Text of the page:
An Insomniacs Detour: “The Book Thief”

It was no surprise that I had a little visit from my friend, Insomnia, last night. We are in the midst of a very busy week. School started for my son and I on Tuesday. We also celebrate two birthdays this week. It is a time of transition and that is the time my friend often visits. I’ve written about this a number of times before.

But, when I awoke at 3:18 a.m. I wasn’t worried about anything. I was comfortable. It wasn’t too hot. I had not had any wine. (Which can interfere with my sleep if I indulge in a glass after the dinner hour.) My birthday preparations were complete and the week has been proceeding nicely. I just couldn’t sleep. It happens. By 4:00 a.m. I had gotten out of bed due to not wanting to disturb my husband. I made some decaffeinated tea and set about finishing a book I’ve been reading. It is The Book Thief by Markus Zusak (2005).  The last few chapters mesmerized me until I could no longer keep by eyes open. The chimes on the clock told me it was quarter past five.  I finally finished it after I awoke for good.

If you haven’t read this book, I’d highly recommend it. Over the last few years, I’ve been on somewhat of a bent reading book after book about World War II. A few months ago, I wrote about Kristin Hannah’s, The Nightingale.  In that post, I mentioned A Thread of Grace by Mary Doria Russell.  Now, The Book Thief.

This last story has very few characters. It allows you to get to know them intimately. I love it when talented authors can connect you with the characters in such a way that you feel like you know them personally!  This was one of those stories. It is also a story that captivates you with the horrors of war, the resilience of the human spirit, and the tragedies as well as joy of loving others. The story offers examples of fictional characters that transcend the code set forth by society. You feel the devastation of death and the void that is left when those we love are no longer present in our lives.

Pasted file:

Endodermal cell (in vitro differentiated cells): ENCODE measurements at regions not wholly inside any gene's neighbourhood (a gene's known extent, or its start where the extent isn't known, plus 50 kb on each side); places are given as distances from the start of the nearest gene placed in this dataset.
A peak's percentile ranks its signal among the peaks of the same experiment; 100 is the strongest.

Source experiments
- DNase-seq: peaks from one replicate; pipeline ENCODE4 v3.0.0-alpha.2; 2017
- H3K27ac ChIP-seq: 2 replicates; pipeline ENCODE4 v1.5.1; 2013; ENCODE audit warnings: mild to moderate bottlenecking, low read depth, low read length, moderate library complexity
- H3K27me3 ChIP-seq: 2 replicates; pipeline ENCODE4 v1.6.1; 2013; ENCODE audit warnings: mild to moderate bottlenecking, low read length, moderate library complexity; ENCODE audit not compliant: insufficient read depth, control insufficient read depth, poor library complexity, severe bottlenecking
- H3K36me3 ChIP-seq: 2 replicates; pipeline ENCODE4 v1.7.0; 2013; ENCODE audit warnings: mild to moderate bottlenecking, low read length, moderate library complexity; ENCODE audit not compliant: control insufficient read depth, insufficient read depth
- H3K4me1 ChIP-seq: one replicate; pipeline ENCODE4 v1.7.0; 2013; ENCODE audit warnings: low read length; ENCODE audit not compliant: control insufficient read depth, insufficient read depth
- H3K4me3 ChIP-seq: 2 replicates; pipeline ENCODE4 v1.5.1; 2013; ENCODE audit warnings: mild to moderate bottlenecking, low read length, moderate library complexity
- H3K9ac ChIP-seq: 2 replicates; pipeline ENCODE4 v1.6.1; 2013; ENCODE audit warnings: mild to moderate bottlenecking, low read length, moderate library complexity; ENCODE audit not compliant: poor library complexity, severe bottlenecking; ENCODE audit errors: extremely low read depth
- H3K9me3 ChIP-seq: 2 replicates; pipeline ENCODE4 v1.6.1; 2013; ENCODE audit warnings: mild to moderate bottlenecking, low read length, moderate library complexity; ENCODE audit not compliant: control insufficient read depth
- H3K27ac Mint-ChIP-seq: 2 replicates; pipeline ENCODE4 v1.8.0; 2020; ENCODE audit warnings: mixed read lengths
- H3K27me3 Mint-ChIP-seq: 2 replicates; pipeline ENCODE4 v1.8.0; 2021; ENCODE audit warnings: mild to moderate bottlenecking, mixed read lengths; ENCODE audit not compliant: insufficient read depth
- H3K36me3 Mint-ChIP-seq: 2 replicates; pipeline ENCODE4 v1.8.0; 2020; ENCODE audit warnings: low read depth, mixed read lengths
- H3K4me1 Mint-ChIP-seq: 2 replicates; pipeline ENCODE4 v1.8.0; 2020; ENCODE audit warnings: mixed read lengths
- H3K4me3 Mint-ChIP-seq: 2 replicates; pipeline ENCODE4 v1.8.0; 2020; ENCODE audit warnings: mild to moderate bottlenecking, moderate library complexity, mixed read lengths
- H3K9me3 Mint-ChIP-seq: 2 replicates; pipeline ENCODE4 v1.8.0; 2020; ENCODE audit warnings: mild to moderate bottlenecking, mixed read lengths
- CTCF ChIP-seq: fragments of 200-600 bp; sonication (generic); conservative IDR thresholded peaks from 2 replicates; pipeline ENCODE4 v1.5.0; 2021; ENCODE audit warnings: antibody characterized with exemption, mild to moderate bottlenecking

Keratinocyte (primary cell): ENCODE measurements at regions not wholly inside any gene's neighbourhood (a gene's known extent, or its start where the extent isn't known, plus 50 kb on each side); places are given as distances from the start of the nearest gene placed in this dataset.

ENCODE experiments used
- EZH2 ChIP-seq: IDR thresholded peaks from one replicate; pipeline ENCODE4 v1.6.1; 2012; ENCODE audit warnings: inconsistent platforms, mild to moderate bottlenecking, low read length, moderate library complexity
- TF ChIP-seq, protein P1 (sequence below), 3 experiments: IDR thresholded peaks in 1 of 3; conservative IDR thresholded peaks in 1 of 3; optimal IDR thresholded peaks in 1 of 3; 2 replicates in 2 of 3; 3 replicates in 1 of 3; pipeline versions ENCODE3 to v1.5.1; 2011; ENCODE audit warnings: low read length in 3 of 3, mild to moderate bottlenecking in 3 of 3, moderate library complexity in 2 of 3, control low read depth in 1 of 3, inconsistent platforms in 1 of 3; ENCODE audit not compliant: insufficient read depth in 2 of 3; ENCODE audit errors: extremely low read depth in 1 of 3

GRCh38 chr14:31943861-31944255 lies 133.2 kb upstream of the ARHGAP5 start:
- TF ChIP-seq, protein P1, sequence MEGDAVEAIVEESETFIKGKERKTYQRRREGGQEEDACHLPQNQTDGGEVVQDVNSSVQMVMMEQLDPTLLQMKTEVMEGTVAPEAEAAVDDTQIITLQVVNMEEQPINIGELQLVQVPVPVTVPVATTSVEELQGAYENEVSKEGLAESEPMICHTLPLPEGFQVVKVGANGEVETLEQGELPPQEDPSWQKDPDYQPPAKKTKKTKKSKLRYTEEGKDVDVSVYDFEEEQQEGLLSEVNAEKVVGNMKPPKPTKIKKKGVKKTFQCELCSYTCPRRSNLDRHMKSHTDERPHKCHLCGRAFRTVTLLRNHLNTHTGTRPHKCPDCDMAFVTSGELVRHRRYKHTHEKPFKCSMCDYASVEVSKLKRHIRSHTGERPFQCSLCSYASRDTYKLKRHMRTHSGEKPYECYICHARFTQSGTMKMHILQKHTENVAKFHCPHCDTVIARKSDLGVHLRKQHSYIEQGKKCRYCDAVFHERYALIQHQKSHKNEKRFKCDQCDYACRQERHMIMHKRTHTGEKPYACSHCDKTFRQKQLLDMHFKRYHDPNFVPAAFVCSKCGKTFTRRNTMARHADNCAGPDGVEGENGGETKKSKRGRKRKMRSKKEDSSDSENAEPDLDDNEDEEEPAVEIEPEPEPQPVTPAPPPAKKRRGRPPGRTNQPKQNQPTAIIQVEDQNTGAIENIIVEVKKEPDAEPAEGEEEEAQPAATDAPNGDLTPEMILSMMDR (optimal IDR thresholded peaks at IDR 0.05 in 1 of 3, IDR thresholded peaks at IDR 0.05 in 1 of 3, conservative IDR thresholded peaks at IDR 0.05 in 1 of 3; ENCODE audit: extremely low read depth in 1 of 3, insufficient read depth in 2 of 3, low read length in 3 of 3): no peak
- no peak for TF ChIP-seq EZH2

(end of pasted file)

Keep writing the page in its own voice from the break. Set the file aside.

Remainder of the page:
Although much of the story is sad, it is told from a unique viewpoint. I won’t give it away by telling you who’s viewpoint it is. You’ll have to read the book to find out. It is worth the time. I’ve never been a student of history. And, due to my educational pursuits being more in the scientific realm, my formal education of historical events dates back to high school. This is true if you discount the environmental history course which I took last spring.  I have found that WWII fascinates me! The events were so horrendous, and yet the resilience of the human spirit is there. So, is this a book review/recommendation?  I guess, it is, of sorts. It’s also my way of saying that I’m sad the story is over. Now, I’ll have to find another “good book” to have on hand when my friend, Insomnia, decides to visit again!


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